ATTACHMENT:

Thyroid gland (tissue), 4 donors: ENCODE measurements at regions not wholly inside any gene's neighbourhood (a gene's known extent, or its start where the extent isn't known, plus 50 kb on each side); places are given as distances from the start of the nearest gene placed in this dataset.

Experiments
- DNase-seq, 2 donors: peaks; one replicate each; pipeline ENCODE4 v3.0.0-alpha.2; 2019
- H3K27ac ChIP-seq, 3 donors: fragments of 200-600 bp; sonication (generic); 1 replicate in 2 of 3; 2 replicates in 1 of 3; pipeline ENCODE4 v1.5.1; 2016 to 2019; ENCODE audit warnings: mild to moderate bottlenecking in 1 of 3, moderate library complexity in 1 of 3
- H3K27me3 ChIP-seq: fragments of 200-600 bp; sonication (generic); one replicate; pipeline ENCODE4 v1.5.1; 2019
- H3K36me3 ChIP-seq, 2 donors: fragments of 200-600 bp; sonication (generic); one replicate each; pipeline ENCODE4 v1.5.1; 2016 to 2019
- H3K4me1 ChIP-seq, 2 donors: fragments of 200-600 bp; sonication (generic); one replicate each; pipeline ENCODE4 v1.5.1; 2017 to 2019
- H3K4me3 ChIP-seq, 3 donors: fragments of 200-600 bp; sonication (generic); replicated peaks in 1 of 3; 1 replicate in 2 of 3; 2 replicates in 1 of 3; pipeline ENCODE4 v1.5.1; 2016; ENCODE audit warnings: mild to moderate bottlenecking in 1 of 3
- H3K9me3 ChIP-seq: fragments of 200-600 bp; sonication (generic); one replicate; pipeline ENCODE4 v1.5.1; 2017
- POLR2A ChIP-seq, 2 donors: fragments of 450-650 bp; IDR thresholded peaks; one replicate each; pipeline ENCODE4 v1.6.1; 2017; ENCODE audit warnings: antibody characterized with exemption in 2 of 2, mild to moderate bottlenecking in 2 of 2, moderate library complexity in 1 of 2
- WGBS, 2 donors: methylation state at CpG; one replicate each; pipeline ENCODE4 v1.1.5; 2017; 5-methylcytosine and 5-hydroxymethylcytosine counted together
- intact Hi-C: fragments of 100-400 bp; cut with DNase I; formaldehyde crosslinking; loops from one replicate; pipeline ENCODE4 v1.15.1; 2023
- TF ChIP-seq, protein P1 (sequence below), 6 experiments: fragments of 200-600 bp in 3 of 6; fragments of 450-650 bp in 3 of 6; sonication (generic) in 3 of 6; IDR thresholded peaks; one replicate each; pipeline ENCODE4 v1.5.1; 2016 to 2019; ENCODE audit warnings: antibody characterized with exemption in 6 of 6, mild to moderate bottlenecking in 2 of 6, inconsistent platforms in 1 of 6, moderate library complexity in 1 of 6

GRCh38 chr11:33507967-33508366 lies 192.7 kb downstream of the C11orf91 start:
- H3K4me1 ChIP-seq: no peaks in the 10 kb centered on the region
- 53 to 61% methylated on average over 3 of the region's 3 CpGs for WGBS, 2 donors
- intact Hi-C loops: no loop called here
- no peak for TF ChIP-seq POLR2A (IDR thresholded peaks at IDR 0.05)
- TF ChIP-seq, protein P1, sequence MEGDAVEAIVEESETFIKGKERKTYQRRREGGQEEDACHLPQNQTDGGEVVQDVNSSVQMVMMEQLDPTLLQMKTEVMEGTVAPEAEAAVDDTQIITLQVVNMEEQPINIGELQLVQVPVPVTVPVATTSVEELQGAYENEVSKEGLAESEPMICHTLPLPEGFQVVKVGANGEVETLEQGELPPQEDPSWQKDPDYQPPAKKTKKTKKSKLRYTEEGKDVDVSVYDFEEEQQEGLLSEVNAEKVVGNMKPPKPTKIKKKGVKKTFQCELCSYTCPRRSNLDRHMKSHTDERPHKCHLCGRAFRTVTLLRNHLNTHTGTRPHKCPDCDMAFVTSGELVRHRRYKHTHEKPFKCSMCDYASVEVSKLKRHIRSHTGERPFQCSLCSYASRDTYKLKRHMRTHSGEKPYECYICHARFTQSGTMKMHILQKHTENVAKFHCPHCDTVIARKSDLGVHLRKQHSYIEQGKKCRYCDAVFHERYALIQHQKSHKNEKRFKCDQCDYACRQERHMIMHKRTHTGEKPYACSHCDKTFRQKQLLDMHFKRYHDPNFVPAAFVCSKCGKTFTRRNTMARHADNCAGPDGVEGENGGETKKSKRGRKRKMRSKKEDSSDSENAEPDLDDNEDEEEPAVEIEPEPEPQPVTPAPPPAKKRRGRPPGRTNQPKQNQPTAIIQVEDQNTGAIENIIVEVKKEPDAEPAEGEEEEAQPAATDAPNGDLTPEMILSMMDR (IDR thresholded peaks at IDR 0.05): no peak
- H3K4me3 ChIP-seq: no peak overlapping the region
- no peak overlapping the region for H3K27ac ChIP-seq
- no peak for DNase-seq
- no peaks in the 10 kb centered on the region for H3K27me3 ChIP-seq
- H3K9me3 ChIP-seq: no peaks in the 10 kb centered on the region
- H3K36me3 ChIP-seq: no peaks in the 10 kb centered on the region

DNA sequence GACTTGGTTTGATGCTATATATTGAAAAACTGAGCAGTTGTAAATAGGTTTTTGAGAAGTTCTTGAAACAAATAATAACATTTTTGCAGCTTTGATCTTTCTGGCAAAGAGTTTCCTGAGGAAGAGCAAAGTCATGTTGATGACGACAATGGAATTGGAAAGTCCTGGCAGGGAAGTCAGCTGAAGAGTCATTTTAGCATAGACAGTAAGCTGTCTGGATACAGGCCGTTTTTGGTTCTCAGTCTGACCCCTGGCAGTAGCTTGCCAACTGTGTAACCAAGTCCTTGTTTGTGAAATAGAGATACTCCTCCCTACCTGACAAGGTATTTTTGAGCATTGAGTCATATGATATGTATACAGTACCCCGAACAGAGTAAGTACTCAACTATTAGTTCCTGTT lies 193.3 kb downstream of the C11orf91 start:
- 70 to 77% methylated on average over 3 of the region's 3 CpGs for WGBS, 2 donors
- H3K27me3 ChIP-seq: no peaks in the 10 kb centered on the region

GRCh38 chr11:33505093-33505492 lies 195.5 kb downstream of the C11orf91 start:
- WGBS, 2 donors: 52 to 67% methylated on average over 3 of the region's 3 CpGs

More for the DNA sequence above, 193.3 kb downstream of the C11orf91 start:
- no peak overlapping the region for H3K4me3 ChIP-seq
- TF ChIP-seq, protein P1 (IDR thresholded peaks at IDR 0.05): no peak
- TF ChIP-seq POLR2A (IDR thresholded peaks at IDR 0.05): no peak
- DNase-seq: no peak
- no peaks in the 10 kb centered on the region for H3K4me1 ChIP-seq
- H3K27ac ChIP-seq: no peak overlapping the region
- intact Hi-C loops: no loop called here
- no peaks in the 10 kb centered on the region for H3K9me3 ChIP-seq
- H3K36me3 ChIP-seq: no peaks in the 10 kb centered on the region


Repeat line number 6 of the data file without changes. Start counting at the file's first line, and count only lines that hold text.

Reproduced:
- H3K36me3 ChIP-seq, 2 donors: fragments of 200-600 bp; sonication (generic); one replicate each; pipeline ENCODE4 v1.5.1; 2016 to 2019